I understand, but it doesn't alleviate the issue I mentioned. If combat and noncombat come from the same pool, people with different character ideas are going to be in conflict when one is superior to the other in the arena of the time. It can happen just as much with the combat guy getting sidelined during the talky bits. And there will be a pull to get in line with the combat guy or risk becoming their cheerleader squad. I know players who like that, but there shouldn't be pressure to make it so.
 

BlivetWidget

Explorer
I played that game and didn't find it fun. Siloing means every single character has to be a killing machine characterization be damned. Right now I can choose all non-combat spells and feats for my sorcerer and have fun and contribute with the mandatory combat improvements -and IMO they are already a bit much as it is and a bit more than I'd want-. There's no place for me in a game like what you ask-

I think you misread what @Micah Sweet wrote. They suggested siloing the feats, not the characters. Then, characters pull from various feat pools at the appropriate levels and therefore have to develop both in AND out of combat instead of being able to focus on only one dimension.
 

EscherEnigma

Explorer
I played that game and didn't find it fun. Siloing means every single character has to be a killing machine characterization be damned. Right now I can choose all non-combat spells and feats for my sorcerer and have fun and contribute with the mandatory combat improvements -and IMO they are already a bit much as it is and a bit more than I'd want-. There's no place for me in a game like what you ask-
Not to yuck your yum, but if you don't want your character to get better at combat, then D&D is not ideal for you. There are other games that do a much better job of allowing players to truly specialize, and not have to improve in character aspects that don't interest them.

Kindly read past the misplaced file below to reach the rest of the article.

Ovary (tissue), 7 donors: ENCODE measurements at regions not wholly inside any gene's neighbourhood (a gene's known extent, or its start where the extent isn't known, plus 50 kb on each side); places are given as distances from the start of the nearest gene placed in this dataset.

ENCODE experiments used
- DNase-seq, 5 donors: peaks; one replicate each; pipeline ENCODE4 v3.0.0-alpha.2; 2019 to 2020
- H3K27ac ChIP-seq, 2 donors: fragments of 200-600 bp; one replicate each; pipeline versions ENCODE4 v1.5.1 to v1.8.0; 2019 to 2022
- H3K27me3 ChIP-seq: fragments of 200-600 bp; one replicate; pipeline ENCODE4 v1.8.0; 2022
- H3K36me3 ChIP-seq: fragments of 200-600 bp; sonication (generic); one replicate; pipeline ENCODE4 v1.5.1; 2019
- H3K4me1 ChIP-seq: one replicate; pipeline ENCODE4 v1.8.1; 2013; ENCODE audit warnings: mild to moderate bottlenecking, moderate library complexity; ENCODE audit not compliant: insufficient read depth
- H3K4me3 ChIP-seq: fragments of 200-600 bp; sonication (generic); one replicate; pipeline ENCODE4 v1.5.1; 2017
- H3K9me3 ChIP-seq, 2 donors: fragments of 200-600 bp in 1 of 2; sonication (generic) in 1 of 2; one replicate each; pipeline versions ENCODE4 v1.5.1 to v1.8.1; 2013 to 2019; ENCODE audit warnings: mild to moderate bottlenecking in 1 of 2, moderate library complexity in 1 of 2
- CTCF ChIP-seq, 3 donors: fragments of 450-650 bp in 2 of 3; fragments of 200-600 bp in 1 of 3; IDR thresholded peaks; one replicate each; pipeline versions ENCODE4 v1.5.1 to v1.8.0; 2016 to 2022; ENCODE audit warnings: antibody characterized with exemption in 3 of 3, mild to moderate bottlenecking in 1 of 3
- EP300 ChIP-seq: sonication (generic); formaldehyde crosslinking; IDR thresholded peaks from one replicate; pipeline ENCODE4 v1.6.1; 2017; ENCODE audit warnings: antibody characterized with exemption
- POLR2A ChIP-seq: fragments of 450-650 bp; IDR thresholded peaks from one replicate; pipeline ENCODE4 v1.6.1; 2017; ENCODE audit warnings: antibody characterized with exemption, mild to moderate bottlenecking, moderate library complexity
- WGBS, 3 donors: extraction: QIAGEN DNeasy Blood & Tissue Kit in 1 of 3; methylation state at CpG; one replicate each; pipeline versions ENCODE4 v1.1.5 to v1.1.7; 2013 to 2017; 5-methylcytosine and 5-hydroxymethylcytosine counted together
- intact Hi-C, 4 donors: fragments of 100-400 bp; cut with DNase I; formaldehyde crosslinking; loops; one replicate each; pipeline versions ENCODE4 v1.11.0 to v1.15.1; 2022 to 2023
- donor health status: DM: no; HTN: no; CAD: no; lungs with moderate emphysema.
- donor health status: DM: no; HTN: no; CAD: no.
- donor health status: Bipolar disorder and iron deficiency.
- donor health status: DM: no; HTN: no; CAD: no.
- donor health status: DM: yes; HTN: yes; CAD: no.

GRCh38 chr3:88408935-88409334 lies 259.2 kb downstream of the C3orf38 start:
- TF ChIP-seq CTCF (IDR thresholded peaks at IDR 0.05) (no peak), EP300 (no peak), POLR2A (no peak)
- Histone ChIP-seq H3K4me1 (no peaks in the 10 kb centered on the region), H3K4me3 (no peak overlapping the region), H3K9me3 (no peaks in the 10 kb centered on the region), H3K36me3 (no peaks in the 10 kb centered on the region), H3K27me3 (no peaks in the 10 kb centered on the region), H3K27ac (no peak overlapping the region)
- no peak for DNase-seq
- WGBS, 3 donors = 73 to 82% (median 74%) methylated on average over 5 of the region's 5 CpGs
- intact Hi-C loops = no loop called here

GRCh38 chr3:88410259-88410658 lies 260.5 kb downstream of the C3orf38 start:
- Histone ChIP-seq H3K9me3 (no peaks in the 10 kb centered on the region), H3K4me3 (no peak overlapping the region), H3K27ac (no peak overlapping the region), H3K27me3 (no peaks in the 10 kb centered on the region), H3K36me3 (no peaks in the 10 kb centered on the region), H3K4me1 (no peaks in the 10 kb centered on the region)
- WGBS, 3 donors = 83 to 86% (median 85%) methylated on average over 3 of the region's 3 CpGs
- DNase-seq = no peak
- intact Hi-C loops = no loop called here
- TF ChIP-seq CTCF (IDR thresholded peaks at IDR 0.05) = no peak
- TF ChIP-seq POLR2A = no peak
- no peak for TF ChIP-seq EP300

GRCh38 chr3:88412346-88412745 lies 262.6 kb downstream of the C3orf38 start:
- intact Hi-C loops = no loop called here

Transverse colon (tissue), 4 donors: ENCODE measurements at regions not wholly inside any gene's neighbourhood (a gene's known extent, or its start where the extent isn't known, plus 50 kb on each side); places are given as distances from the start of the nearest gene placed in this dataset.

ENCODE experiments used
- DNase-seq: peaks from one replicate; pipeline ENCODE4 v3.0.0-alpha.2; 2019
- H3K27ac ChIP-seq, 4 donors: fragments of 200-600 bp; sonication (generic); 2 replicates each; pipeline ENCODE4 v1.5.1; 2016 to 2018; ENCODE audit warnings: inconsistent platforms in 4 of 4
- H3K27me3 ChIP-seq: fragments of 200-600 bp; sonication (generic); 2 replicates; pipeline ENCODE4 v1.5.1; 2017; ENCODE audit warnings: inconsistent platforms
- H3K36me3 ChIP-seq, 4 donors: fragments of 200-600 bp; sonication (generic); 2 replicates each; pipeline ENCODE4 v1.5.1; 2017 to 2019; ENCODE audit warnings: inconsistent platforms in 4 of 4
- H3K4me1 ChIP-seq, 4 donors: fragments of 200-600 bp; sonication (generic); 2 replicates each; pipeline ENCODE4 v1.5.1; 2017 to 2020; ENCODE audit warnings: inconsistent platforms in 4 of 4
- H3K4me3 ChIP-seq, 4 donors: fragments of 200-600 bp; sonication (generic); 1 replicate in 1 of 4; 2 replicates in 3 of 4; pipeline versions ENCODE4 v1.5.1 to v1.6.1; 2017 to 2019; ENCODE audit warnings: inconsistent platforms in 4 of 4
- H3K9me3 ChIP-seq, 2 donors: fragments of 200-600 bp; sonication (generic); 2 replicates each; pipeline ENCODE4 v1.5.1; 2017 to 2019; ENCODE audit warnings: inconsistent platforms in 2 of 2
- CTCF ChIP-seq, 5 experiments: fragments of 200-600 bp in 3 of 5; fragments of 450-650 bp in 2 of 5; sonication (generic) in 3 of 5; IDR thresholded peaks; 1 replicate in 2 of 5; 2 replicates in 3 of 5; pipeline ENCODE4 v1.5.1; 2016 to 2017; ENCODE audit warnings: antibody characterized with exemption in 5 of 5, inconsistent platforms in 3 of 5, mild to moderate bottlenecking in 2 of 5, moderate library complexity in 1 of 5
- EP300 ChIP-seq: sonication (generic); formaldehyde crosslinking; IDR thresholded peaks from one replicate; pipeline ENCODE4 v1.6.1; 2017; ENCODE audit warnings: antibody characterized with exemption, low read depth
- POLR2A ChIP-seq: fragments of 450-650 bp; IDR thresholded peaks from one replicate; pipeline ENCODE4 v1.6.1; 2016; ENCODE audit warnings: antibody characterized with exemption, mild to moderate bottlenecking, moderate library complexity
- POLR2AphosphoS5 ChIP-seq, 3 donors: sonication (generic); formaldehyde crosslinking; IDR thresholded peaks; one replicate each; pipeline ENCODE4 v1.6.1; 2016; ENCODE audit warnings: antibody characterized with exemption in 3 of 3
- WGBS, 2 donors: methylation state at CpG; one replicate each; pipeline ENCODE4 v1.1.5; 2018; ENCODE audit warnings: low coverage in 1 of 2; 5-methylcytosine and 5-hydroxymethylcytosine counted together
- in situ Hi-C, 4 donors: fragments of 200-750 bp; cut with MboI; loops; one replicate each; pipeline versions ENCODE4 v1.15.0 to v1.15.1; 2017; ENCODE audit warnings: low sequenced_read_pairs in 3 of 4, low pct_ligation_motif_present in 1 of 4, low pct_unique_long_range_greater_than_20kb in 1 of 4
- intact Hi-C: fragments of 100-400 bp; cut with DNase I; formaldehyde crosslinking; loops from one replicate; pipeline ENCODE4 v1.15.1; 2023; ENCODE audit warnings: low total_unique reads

But D&D --which has always tied many character aspects to class and level-- is not one of them.

That said... I've never heard a player complain "uh, I leveled up and my attack bonus is higher now. I just wanted to get better at skills, not attacking." So I think your complaint might be a bit fringe.
 

Li Shenron

Legend
I don't think this is a real problem. You already have to take combat and non-combat features, and it's not ruining anybody's fun.

Just because you are already forced to take some, it doesn't make it a go idea to take even more.

Our Fighter and Rogue always wanted to get combat stuff in earlier levels. After a while, they felt they had enough and started looking for new stuff to do between combats. If they had been forced to take more out-of-combat stuff early and more combat stuff later, they would have been unsatisfied twice alone the way, even if the end result might be similar. More choices, the better.

If combat and noncombat come from the same pool, people with different character ideas are going to be in conflict when one is superior to the other in the arena of the time. It can happen just as much with the combat guy getting sidelined during the talky bits. And there will be a pull to get in line with the combat guy or risk becoming their cheerleader squad. I know players who like that, but there shouldn't be pressure to make it so.

Pressure to the opposite is much worse. I hate forcing or being forced into "talky bits" (or whatever else) just from the sake of balance. There are lots of players who aren't interested in whole areas of the game, forcing them to pick abilities for those areas is forcing them to use them.

Words like "superior", "arena" and "conflict" already denote a much more competitive approach to the game than I want. There's no conflict if I am the one who chooses to not get all the max combat boost, or be sidelined in other cases.